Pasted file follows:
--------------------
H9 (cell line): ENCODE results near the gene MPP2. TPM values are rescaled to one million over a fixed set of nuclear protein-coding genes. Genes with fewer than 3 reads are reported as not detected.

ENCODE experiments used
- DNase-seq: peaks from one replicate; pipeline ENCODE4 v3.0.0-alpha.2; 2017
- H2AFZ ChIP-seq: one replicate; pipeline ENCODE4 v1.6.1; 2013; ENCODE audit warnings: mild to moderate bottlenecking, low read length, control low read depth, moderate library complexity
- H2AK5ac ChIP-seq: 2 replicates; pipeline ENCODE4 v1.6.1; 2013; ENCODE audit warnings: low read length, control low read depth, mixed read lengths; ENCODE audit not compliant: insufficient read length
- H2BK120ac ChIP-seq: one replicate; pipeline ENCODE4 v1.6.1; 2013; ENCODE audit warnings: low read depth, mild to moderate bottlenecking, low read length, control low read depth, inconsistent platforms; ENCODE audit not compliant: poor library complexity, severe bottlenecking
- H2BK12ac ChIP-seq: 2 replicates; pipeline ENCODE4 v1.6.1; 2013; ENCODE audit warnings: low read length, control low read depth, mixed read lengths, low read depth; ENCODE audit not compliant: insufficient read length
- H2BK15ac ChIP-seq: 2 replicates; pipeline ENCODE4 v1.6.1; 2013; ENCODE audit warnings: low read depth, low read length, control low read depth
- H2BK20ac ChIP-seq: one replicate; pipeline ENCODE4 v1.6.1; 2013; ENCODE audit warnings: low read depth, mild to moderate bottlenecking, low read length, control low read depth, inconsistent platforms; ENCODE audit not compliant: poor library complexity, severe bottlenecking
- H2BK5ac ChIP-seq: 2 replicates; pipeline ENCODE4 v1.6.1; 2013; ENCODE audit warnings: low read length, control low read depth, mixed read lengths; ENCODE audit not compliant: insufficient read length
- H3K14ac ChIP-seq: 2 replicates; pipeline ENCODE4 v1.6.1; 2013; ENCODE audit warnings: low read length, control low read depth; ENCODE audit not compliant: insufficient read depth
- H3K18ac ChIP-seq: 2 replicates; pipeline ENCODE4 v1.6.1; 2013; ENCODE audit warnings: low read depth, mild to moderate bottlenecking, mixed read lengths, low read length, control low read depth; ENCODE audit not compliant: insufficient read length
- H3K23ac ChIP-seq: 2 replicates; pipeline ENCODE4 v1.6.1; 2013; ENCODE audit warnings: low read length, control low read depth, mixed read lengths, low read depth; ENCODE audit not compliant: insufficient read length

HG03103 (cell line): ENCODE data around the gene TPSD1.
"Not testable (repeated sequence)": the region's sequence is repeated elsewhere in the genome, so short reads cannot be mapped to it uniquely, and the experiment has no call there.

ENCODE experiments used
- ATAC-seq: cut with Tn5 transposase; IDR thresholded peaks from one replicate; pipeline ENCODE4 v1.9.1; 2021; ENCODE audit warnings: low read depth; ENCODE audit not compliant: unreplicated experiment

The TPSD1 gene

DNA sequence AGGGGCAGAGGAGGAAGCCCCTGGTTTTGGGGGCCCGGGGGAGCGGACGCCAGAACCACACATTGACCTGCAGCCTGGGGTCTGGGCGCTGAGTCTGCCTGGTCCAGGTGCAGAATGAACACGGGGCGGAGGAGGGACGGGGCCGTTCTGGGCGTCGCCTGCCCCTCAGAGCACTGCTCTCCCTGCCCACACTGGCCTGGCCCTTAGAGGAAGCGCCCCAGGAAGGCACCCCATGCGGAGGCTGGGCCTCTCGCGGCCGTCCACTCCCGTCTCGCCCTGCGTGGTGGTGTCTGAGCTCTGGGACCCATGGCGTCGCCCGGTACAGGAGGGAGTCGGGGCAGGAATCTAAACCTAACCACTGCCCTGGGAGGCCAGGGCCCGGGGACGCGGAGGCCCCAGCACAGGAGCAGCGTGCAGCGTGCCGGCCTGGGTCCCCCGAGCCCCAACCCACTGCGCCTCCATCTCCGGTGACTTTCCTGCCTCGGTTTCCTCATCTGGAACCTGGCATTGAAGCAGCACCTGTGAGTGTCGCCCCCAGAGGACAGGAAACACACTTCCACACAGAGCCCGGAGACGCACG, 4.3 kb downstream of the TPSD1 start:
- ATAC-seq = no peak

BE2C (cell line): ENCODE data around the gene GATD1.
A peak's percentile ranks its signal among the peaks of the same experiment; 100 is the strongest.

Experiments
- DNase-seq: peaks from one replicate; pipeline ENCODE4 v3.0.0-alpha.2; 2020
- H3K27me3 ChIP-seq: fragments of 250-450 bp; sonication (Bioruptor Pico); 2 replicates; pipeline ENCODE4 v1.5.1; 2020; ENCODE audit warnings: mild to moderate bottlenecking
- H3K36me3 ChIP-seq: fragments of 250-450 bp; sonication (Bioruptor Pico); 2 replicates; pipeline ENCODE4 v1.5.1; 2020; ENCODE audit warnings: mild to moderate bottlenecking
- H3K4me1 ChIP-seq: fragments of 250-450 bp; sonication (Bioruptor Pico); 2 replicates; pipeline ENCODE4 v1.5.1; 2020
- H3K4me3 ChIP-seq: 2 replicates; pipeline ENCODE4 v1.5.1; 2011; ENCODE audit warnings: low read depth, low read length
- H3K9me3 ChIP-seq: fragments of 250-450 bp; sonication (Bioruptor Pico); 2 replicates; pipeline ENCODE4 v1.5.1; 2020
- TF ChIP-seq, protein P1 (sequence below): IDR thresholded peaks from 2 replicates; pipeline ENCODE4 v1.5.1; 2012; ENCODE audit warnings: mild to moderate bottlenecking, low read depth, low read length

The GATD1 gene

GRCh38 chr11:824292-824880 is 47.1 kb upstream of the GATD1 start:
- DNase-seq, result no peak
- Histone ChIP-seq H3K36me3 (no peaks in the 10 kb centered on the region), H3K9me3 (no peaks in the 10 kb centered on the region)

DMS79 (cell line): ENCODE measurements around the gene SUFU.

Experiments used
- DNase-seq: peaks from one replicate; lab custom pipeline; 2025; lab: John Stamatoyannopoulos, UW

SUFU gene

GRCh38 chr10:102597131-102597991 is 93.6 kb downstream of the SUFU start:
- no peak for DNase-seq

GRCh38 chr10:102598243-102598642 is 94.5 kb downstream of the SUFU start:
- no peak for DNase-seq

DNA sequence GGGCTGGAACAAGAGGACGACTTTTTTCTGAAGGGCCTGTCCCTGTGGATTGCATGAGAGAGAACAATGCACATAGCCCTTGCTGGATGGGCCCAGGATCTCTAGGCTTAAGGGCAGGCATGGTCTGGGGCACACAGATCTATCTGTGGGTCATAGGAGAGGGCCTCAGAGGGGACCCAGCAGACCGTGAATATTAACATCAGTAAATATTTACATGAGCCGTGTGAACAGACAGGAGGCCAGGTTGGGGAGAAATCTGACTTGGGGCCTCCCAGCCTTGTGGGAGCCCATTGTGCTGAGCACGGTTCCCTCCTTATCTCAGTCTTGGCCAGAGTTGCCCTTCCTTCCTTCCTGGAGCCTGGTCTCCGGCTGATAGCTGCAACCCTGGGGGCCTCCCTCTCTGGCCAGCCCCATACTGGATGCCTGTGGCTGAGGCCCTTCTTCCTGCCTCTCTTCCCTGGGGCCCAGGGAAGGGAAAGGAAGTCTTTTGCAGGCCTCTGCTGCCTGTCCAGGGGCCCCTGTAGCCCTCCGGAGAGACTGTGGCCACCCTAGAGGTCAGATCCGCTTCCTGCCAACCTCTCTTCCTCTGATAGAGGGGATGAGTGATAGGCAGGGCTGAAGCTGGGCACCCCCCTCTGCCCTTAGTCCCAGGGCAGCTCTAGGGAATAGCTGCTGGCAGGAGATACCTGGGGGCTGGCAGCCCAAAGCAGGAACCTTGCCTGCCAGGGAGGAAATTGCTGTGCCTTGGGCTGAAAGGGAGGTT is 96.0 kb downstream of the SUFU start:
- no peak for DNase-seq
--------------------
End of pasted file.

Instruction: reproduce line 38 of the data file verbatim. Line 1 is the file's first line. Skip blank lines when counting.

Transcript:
SUFU gene